Your smartphone is your true mobile companion. It has more computing power than it took to put a man on the moon. It's an always-connected PC, sitting in your pocket; yesterday's dreams made real. And, as such, your smartphone is the perfect device for dealing with your precious documents and files.
No other hardware has the power of internet connectivity, push notifications, compatibility with our PC operating systems, and most importantly, is omnipresent in everyone's lives, ready to be called on at a moment's notice.
Despite the smartphone's power to put files and documents at our fingertips, it can be surprisingly difficult to access them. One particular offender is iOS, which, despite being the operating system behinds the world's most popular handset, the iPhone, is totally inept when dealing with files.
We should point out that we're concentrating on iOS in this article, merely because it's the most restricted of the smartphone operating systems. Many of our tips will also apply to Android and BlackBerry handsets too. Grab the Dropbox app for Android and you'll be able to do many of the things we describe here.
Back to iOS, then. It hides its file system, it's unable to read files placed onto its memory using a USB connection, there's no microSD port for moving files physically, and Safari will plainly refuse to use web versions of online file systems such as Dropbox. It's like the anti-computer.
Even if you're able to access them - perhaps by connecting a camera connection kit to an iPad and inserting an SD card - iOS has little provision for reading files natively, so that essential Word document will be about as much use to you as an animated GIF of a gurning Jeremy Clarkson.
Luckily, what can't be done natively on the iPhone can mostly be achieved though the use of apps. You can extend your phone's functionality to add features, and when it comes to going mobile with your files, there are plenty of methods to choose from.
One of the first names that come to mind when dealing with file storage and distribution is Dropbox. And rightly so. This online cloud storage service has rocketed in popularity over the last couple of years due to its excellent connectivity options, fast speeds and intuitive interface. One of the best things about Dropbox is that it's multi-platform - you might already use it on PC or Mac through a desktop app or through the browser portal, which lets you to access the files you're storing from anywhere.
However, fewer people are aware of the rather excellent iOS version of the Dropbox app, which really puts you in control of your stored documents. If you're ever away from your PC, on the move or simply need to access an important file quickly, your smartphone can come to the rescue.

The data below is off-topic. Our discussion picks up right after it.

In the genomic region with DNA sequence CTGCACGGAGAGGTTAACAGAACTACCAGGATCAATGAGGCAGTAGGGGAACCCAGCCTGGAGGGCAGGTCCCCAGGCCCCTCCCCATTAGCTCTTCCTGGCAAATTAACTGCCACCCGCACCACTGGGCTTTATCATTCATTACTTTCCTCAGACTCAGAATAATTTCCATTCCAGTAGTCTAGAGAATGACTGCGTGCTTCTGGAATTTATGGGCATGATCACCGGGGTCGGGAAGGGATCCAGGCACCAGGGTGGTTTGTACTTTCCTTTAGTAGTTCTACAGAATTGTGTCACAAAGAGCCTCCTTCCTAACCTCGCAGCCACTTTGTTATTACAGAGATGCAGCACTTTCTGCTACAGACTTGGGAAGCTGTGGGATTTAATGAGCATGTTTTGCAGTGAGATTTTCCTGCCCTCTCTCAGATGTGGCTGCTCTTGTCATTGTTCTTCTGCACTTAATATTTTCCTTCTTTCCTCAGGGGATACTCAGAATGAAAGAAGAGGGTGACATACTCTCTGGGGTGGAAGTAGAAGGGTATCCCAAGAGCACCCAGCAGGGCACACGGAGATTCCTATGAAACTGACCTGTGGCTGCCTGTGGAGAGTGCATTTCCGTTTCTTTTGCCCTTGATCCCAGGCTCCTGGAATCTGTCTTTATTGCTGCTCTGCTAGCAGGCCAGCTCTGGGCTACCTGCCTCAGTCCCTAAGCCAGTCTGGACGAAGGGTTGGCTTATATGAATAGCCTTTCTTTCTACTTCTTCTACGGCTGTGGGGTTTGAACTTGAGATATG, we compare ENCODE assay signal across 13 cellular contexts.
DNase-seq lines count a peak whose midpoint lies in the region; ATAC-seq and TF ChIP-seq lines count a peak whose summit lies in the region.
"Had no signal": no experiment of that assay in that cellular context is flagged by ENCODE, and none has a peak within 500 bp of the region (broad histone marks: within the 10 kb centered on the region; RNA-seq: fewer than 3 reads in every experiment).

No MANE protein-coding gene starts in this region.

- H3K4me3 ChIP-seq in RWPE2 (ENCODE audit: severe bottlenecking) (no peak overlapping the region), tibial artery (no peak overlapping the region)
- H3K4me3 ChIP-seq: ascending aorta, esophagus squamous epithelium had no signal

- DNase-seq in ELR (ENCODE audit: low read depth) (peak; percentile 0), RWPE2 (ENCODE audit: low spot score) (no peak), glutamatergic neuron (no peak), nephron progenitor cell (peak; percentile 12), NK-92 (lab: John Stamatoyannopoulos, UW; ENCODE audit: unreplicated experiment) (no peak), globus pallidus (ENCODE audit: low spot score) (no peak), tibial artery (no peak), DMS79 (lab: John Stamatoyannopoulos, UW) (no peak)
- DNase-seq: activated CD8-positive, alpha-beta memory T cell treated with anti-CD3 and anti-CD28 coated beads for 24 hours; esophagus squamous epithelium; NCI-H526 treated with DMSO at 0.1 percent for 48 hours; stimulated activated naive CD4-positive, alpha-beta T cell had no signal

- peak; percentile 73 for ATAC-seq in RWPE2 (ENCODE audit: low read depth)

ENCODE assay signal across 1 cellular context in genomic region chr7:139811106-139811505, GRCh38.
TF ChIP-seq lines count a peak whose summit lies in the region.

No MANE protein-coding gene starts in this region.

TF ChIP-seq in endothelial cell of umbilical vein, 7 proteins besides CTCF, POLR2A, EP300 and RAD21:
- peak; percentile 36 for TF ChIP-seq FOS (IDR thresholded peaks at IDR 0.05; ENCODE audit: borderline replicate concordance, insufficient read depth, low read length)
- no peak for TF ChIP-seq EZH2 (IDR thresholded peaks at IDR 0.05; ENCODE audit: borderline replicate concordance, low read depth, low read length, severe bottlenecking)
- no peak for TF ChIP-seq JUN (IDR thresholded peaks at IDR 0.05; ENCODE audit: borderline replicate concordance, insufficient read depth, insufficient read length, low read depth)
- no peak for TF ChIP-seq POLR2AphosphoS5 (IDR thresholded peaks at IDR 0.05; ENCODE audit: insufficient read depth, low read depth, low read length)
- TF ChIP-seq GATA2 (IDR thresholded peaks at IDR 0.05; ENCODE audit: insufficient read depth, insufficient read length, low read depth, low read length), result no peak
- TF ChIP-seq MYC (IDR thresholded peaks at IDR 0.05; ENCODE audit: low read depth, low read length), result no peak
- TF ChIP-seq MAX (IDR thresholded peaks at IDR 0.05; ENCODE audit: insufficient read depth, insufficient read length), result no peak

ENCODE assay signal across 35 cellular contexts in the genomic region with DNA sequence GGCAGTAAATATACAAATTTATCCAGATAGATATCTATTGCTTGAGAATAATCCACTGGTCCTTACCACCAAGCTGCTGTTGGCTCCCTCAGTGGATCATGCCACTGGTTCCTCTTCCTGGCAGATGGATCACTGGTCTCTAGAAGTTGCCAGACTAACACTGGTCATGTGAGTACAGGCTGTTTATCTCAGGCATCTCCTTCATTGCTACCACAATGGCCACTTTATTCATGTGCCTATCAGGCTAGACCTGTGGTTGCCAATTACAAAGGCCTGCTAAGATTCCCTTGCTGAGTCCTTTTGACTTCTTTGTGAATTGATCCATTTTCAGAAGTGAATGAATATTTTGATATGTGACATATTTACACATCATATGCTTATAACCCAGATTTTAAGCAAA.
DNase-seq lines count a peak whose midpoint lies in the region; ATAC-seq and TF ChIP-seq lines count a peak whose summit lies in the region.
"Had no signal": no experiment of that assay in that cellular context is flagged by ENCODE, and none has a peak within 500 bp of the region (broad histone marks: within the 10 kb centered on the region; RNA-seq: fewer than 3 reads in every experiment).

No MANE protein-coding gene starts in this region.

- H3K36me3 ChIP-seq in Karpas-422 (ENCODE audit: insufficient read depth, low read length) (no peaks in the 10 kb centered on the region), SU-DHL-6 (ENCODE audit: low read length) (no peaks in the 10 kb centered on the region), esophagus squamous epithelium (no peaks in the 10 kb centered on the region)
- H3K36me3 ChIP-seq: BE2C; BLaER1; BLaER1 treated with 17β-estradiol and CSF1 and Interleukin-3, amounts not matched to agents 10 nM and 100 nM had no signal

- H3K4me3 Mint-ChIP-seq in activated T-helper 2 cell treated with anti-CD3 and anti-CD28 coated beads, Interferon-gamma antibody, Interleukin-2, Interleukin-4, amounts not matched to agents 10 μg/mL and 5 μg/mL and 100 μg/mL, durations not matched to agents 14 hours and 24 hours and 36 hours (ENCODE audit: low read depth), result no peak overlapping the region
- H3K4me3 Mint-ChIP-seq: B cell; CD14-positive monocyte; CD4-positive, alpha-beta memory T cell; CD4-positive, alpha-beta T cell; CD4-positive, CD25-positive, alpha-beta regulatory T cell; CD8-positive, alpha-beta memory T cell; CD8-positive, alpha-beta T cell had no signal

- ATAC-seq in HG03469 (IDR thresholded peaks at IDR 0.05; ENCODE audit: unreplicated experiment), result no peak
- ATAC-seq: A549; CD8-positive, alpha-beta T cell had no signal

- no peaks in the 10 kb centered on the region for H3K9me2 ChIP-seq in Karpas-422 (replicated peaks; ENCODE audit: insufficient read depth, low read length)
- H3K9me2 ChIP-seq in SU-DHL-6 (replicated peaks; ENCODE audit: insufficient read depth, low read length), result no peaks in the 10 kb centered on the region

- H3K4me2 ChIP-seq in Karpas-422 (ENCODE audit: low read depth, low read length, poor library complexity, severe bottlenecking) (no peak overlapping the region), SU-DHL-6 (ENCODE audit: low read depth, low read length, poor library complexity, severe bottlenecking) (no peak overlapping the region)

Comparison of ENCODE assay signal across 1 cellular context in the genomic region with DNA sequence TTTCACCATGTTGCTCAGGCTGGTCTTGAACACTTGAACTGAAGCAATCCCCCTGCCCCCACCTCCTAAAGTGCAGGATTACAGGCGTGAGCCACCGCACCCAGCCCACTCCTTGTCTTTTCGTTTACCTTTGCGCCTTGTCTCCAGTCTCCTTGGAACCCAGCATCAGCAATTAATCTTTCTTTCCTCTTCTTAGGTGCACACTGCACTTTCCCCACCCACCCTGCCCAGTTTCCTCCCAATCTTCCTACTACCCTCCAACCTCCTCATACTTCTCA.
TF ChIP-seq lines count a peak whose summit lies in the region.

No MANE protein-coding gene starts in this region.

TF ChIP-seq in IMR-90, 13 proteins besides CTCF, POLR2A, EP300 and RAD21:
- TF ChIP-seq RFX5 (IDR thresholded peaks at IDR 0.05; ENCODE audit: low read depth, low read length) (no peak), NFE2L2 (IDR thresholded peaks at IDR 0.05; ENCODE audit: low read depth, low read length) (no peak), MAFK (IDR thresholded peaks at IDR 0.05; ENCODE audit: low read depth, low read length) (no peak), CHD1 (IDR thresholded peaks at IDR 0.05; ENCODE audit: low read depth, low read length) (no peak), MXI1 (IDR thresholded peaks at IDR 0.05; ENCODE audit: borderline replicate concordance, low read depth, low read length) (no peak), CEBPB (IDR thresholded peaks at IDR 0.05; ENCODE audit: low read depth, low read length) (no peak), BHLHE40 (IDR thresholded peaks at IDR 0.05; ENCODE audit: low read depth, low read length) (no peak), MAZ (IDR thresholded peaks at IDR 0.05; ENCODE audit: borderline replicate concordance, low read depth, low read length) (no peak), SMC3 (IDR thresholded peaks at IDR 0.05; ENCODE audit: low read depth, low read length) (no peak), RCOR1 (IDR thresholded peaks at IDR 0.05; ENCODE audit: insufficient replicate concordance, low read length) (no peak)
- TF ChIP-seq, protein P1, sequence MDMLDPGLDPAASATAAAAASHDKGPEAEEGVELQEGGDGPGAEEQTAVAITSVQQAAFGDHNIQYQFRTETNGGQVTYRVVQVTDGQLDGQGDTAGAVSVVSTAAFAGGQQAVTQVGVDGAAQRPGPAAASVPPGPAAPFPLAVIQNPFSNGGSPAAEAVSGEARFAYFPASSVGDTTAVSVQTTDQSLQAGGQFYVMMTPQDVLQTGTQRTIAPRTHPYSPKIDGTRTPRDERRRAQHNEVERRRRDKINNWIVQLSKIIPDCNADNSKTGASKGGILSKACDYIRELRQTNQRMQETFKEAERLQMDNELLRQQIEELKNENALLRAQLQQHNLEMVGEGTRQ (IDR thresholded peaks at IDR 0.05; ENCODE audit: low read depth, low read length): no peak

You can download the Dropbox app for iOS from the App Store free of charge. Once it's installed, tap it to open and you'll be asked if you're a Dropbox user. If you've used the service before, just add your details to access your files. If this is your first time using it, click 'I'm new to Dropbox'. There's a short signup process, which is kept to a minimum, then you're taken to your storage area.
Once you're logged into the app you can view any file that's been uploaded to your Dropbox and stored in the cloud from any system; this means your files can cross between Android handsets, PCs, email accounts, the lot.
There's also the option to view files, which is one of the few ways you can actually read documents that have been sent to your iPhone, given its usual stoic refusal to view anything other than PDFs and images.
Dropbox is able to natively display a host of image types, a variety of text documents and a string of other common file types besides. Unfortunately you can't make changes or amendments to the documents, and they will only open in a read-only mode.
Share and share alike
You can, however, redistribute files, which can be a godsend when you're on the move. If a colleague or family member has ever called you to ask for a file while you're enjoying a day off, it can often mean an irritating journey to your PC to send it.
Retrieving the file on Dropbox makes the process much easier. Open any file, even if it's in an unreadable format, and press the icon at the bottom left that looks like two linked chains. Choose 'Email link' and a new message containing a hyperlink will open using the iPhone's default mail programme. Send that to the recipient and they can download the file without any hassle, leaving you to get on with your day.
Thankfully, there's another way. Other apps that let you interact with your files can connect with Dropbox, letting you save your files in a central location. A great example of this is the email app provided with iOS. Scroll to the bottom of an email containing an attachment and tap it. When it loads, press the forward arrow in the top right corner. Choose 'Open in' and select 'Dropbox' from the list. The app prompts you to pick a location for it to be saved in before it's uploaded to the cloud.
Dropbox presents one of the simplest ways to control your files using your iPhone, and there's not a lot that it can't do.
However, mobile workers who use a host of FTP connections may find there's a lack of options on offer, and could be put off by the need to use the desktop application. Locked down corporate systems won't let you install the app either, which means it's a case of using the clunky web interface, which is never a good thing.
However, an iOS app called Air Sharing does offer a neat alternative.